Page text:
The Paulicianism was a Christian religious movement that started in Armenia in sixth-seventh century. This movement was Adoptionist and iconoclast until the ninth century, than dualist.

The more important Paulician centers in Asia Minor were: Melitene, Argaun, Amara, Tephrike, Samosata, Mopsuestia, Armeniakon, Koloneia, Antioch of Pisidia (Antiochia in Prygia), Amorion, and Jrkay (probably south-west of Lake Van). The Paulician centers in Europe arose after the Byzantine Emperors' wars with the Paulicians and their deportations to Thrace, southern Italy, and Sicily. The first Paulicians, who probably may have included unconverted Armenian Zoroastrians, were deported to Thrace in 747.

In 844, the Paulicians constructed the fortress-town Tephrike, called by the Arabs "Al-Abrik" (modern Divrigi, Turkey), which became the capital of their state. In 878, after some years of the fall of Tephrike, the Paulician state ceased to exist. The Byzantine Emperor deported over again thousands of Paulicians to Thrace.

The Armenian language of the Paulicians, under the influence of the language of the tribes around, is largely slavicized. Thus, arises the Paulician language. Some Morphology models of the Armenian language Slavicisation are:
1. Armenian root + Slavic suffix = Paulician language word.
2. Slavic root + Armenian suffix = Paulician language word.
3. Slavic root + Slavic suffix - replacement of the Armenian root and suffix = Paulician language word.

The Paulician language was preserved during many centuries of Ottoman Turkish rule in southeastern Europe. From its dialects, some modern dialects and languages were formed.

After the liberation of the Ottoman rule, the Paulicians converted to Roman faith (the "Catholics"), used their slavicized language, which nowadays is the well known Paulician dialect in Bulgaria with the northern and southern group of dialects, spoken in the area of the towns: Belene, Nikopol, Svishtov, Chiprovtsi, Vratsa, Hisarya, Rakovski, and many other settlements in the country. Phonology and morphology identical to the Paulician dialect is the Paulician Banat language, used in the area of Banat, Romania and Serbia by the Paulician immigrants from Bulgaria. This language has it's own Latin alphabet, literature, and press with some German and Hungarian influence in his vocabulary.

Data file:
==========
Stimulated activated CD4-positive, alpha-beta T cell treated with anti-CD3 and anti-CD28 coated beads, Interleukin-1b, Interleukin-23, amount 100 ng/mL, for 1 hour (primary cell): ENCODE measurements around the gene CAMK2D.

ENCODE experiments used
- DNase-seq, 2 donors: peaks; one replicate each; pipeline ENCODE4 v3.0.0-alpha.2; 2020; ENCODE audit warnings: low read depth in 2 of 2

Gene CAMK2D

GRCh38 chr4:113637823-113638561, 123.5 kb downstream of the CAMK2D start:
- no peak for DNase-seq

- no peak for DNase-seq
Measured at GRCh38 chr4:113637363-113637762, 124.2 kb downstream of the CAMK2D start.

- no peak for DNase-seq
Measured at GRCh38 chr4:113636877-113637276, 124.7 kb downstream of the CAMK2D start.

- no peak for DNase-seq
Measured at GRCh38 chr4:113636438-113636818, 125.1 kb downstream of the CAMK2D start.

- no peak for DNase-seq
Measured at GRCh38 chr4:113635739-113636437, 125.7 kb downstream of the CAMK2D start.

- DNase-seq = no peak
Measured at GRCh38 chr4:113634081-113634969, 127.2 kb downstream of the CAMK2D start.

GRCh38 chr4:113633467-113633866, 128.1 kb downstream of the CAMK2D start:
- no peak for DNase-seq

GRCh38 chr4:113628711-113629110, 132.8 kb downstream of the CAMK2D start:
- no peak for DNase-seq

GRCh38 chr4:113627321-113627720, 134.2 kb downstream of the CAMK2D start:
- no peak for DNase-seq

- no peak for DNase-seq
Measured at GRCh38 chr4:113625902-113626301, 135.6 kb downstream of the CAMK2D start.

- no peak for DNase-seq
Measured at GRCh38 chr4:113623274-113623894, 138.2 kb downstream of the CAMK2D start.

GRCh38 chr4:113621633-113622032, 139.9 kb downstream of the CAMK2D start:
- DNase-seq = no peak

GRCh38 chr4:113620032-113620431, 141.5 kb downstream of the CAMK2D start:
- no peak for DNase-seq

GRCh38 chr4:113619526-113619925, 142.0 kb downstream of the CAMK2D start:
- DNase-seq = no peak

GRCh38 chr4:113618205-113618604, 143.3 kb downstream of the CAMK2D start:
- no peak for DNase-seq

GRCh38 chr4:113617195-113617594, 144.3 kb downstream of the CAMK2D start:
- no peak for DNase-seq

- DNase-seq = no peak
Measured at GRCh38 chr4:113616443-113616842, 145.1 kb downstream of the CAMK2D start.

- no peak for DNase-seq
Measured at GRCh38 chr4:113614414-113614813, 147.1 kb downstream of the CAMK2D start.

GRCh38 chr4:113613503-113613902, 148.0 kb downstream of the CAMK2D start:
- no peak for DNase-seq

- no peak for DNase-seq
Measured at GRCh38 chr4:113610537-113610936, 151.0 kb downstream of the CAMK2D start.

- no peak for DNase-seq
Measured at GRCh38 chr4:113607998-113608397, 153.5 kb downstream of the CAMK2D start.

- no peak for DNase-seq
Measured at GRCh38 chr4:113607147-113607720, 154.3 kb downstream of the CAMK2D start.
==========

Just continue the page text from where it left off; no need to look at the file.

As well, the Paulicians converted to Islam (the "Pomaks"), used their slavicized language - the Pomak language. Its dialects include many branches in southeastern Europe. For example, in Bulgaria, the Pomak language has two branches: northern and southern dialect group. Members of the northern dialect group of the Pomak language are the Pomac dialects of the provinces: Lovech, Razgrad, Shumen, Targovishte, and Veliko Tarnovo in northern Bulgaria. Members of the southern dialect group of the Pomak language are the Pomak dialects of the provinces: Gotse Delchev (Nevrokop), Burgas, Kardjali, Pazardzhik, Plovdiv, Smolyan, Stara Zagora, and Haskovo in southern Bulgaria.

Some typical Armenian words are still used in the Pomak language. Champion in respect of the formation of different words in the Pomak language is the Armenian word "chur" or "dzhur" ("water") which is in the root of Pomak words and settlement names. Also, identical to the Armenian language grammar forms of demonstrative pronouns, indicative adjectives, and deixis (-s, -t, and -n for spatial-pragmatic and temporal-modal reference in nominal) are used by the Pomak language in Bulgaria, Greece, and Turkey.

Some believe that the Pomaks use a dialect or a conversational norm of the Bulgarian language. Others consider that the Pomaks use a Balkan Slavic dialect with some innovations. The truth is that the Pomak language is an original Slavic language, that originated from a dialect of the Paulician language-basis in Byzantium.

The Pomak language dialects are located in many countries of southeastern Europe: Albania, Bulgaria, Kosovo, Greece, Republic of Macedonia, and Turkey. Also, the Pomak language is related to other Slavic languages and dialects that have phonology and morphology connections with the Paulician language.

About Author / Additional Info:
I am a philologist, former professor of the State University in Sofia, Bulgaria. Currently, I am working in Los Angeles.